My cousin in Germany found land records for my ancestors (in the Landesarchiv in Speyer) and her English skills are impressive, so she did me the favor of translating and explaining the documents.
“The sizes of the land pieces are measured in an old Bavarian unit. Tagewerk, which means ‘a day’s work’ and Dezimalen, which is the 100th part of one Tagewerk. One Dezimal is 34.07 square meters, and one Tagewerk is 100 Dezimale, or 3,407 square meters.” [I found substantiation of this measurement, and others, in a google books document: The Science of Measurement: A Historical Survey by H. Arthur Klein. 3,407 square meters equals .84 of an acre.]
My cousin also noted the four fields in four separate locations were described as being hinter der Burg (behind the castle), in der Thalweide (in the valley pasture) and so on. “The first piece is a vineyard (Wingert) of 32 Dezimale. The second piece is a field (Acker) of 34 Dezimale.” An interesting side note is that the fields were not located all in one place. My cousin tells me this was a kind of insurance, to protect against total crop loss if, for example, one field was hit by hail, or another by frost, etc.
The land records were in the “Kataster-Buch,” which was started by the Bavarian state (rulers of the Palatinate in that time period) in 1840 noting each landowner of the community and his property for tax reasons.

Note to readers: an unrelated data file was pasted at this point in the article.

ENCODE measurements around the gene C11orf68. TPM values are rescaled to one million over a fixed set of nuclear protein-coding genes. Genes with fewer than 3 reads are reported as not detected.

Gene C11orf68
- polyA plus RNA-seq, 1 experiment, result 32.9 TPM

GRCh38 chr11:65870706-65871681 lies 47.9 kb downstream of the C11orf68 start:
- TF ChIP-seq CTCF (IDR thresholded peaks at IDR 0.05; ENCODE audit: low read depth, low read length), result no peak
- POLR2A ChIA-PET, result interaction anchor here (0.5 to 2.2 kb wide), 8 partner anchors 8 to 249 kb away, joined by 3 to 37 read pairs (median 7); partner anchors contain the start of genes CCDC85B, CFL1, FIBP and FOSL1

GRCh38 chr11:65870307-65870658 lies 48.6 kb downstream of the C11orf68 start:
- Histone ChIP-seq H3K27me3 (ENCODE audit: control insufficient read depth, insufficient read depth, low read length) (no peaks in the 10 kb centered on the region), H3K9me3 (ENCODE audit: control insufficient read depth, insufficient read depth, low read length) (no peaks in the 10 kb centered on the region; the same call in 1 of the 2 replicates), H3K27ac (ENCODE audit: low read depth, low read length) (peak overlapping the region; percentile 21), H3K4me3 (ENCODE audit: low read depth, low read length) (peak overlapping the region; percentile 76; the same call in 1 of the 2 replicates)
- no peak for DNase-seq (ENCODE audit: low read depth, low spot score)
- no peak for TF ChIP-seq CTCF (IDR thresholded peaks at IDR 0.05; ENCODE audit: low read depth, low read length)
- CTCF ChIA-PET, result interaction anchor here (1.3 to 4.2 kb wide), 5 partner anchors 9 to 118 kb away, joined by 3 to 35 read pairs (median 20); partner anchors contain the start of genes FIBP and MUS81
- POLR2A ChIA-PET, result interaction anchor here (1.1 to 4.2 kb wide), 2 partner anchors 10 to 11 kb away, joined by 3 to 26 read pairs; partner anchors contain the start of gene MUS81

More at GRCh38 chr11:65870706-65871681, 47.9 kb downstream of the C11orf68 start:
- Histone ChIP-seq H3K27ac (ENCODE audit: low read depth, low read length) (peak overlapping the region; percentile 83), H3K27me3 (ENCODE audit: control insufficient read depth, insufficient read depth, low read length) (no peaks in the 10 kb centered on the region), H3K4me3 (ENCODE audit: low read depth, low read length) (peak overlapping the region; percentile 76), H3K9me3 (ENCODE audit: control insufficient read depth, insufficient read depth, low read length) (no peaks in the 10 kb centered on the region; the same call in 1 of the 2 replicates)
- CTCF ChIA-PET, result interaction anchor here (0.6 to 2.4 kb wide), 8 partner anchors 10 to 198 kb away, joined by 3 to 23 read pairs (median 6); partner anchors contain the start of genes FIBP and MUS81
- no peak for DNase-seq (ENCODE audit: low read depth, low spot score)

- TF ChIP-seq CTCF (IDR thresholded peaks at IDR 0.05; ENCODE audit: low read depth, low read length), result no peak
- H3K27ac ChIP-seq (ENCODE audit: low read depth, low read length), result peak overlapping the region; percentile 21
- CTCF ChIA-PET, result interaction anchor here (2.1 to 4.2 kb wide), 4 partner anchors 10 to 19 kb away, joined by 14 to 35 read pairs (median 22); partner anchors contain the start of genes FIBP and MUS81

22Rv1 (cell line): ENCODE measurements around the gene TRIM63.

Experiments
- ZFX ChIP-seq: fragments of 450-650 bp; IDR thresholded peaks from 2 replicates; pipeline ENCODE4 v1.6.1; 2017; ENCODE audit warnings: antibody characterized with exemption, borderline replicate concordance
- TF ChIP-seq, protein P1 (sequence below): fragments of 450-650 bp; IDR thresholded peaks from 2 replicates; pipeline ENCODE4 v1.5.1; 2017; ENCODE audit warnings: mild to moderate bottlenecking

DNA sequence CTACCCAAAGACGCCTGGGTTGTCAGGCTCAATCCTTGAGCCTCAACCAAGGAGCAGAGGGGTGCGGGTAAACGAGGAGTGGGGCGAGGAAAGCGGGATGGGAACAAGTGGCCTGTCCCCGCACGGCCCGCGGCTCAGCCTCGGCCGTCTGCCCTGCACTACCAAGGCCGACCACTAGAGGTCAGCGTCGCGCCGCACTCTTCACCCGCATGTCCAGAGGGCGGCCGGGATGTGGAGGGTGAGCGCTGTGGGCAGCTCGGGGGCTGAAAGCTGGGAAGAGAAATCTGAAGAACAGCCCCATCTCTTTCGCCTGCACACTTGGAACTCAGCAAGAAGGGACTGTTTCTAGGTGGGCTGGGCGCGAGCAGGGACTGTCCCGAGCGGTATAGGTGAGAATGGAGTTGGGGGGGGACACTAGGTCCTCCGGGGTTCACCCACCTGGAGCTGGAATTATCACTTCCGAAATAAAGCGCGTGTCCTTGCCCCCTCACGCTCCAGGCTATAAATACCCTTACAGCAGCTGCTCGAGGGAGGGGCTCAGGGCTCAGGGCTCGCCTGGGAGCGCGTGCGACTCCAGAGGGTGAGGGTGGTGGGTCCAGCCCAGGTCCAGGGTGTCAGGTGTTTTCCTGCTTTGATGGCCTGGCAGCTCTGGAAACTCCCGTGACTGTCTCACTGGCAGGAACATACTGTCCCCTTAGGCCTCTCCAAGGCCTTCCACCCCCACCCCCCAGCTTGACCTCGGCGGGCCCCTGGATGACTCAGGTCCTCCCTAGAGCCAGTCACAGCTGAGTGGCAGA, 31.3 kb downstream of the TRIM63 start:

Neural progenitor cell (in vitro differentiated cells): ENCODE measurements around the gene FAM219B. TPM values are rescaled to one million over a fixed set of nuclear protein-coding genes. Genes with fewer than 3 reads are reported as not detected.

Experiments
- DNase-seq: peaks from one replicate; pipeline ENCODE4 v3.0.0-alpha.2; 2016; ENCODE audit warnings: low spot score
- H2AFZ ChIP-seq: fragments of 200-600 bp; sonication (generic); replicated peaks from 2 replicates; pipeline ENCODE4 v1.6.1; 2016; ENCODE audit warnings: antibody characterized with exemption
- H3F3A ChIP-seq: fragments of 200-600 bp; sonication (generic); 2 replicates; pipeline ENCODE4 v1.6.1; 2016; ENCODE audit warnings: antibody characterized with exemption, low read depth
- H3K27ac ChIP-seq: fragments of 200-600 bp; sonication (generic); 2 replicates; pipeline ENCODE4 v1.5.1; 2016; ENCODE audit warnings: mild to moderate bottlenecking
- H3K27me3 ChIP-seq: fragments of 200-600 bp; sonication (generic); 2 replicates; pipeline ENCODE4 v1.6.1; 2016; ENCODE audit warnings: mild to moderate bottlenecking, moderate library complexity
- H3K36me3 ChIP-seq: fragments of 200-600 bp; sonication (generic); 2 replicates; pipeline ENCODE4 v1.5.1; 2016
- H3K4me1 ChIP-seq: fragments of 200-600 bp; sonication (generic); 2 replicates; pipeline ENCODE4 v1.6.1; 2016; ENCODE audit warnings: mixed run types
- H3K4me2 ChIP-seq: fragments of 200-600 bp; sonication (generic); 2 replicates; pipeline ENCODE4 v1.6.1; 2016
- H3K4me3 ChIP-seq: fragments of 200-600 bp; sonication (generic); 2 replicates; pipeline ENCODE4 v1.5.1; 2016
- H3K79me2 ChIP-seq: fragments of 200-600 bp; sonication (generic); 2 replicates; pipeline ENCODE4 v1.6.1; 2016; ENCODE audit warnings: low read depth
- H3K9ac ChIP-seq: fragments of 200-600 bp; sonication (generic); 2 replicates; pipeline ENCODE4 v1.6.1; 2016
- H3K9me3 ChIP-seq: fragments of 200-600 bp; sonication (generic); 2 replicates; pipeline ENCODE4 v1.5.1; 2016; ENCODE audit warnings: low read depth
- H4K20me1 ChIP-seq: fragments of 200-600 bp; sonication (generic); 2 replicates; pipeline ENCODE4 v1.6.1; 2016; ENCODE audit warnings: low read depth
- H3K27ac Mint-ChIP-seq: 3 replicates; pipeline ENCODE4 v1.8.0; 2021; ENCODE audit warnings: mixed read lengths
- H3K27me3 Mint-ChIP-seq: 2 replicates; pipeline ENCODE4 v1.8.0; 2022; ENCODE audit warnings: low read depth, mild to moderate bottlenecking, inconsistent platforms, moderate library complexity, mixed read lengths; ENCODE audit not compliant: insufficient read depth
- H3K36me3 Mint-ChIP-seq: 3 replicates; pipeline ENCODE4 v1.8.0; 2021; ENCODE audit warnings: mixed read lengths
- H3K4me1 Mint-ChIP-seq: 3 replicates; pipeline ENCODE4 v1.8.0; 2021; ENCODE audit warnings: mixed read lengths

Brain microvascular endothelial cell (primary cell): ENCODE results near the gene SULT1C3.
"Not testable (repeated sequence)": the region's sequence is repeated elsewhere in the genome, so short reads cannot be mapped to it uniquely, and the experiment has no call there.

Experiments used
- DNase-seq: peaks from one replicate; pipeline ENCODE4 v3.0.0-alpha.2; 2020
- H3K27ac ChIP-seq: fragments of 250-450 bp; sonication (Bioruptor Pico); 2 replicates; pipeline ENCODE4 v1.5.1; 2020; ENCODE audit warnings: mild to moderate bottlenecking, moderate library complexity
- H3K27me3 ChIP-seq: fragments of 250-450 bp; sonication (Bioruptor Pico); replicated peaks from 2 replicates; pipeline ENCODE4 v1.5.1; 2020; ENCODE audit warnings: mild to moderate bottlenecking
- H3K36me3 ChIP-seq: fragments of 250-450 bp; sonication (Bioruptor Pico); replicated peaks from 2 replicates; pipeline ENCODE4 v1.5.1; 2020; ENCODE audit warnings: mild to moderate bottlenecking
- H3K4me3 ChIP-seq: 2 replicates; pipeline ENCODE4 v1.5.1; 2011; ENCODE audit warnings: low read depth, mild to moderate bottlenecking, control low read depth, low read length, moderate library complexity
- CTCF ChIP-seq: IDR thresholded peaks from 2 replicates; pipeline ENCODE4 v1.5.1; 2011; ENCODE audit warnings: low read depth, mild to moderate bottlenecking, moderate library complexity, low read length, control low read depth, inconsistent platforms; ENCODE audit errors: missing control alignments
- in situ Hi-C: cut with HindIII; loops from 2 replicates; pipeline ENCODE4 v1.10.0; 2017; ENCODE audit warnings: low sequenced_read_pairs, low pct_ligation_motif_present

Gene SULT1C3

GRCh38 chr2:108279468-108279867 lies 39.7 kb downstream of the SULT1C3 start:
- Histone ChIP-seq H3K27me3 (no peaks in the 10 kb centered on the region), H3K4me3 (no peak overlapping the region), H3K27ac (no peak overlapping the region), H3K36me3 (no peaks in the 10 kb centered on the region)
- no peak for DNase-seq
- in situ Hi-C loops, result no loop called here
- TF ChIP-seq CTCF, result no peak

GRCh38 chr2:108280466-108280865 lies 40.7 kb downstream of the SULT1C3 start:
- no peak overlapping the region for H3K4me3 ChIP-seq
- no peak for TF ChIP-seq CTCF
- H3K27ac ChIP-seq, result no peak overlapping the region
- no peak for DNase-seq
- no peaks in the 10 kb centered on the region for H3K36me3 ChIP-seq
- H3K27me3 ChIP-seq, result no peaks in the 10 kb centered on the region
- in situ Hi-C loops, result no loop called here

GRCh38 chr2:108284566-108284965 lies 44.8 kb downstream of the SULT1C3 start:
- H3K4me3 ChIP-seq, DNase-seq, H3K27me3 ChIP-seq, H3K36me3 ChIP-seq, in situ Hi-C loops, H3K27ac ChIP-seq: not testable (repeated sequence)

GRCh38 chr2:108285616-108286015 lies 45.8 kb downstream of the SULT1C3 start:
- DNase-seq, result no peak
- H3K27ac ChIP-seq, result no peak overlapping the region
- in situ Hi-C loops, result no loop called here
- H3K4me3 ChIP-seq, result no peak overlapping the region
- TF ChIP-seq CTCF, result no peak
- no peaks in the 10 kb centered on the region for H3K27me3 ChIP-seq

Persons who know German will have paused above at “vineyard (Wingert)” because the German word for vineyard is “Weinberg.” Isn’t it?
Now we’re talking dialects. When I briefly studied German in college, I learned there were two varieties, High German and Low German. I had no idea that each of those were also splintered into many different dialects.
Today, the German word most commonly used for farmer is Bauer, but in my ancestor’s day, the farmer (as opposed to the wine grower–Wingertsmann) was known as an Ackermann. Wait, Ackermann, as in “acre man?” Sorry, while my brain makes that association, the direct translation is husbandman, an archaic word by English standards, too. According to Merriam-Webster, a husbandman is one who plows and cultivates fields.
Regional dialect in the Palatinate is not as common as it once was, but it is still in use. This humorous book by Uwe Hermann, Die Abenteuer von Weck, Worscht & Woi: Der Wegweiser zur Pfälzer Lebensart (Weck meaning bread in Palatine dialect, Worscht meaning wurst or sausage, and Woi meaning wine) gives a glimpse into the dialect and culture. My relative Matthias sent it to me when I kept nagging him about Palatinate words. A translated title of the book would be: The Adventures of Bread, Wurst, and Wine: The Guide to Palatine Living. In the book, a cartoon bread, sausage, and bottle of
wine explore the humor, confusion and frustration sometimes created by the Palatine dialect, and also the fun-loving spirit of the people. A helpful glossary is provided beside each cartoon. Even some French words have seeped into the dialect (for instance, bottle is “Buddel (bouteille)” instead of “Flasche”). In part, this French influence came about because France ruled the Palatinate from 1794-1815, first by the French revolutionary armies, later by Napoleon.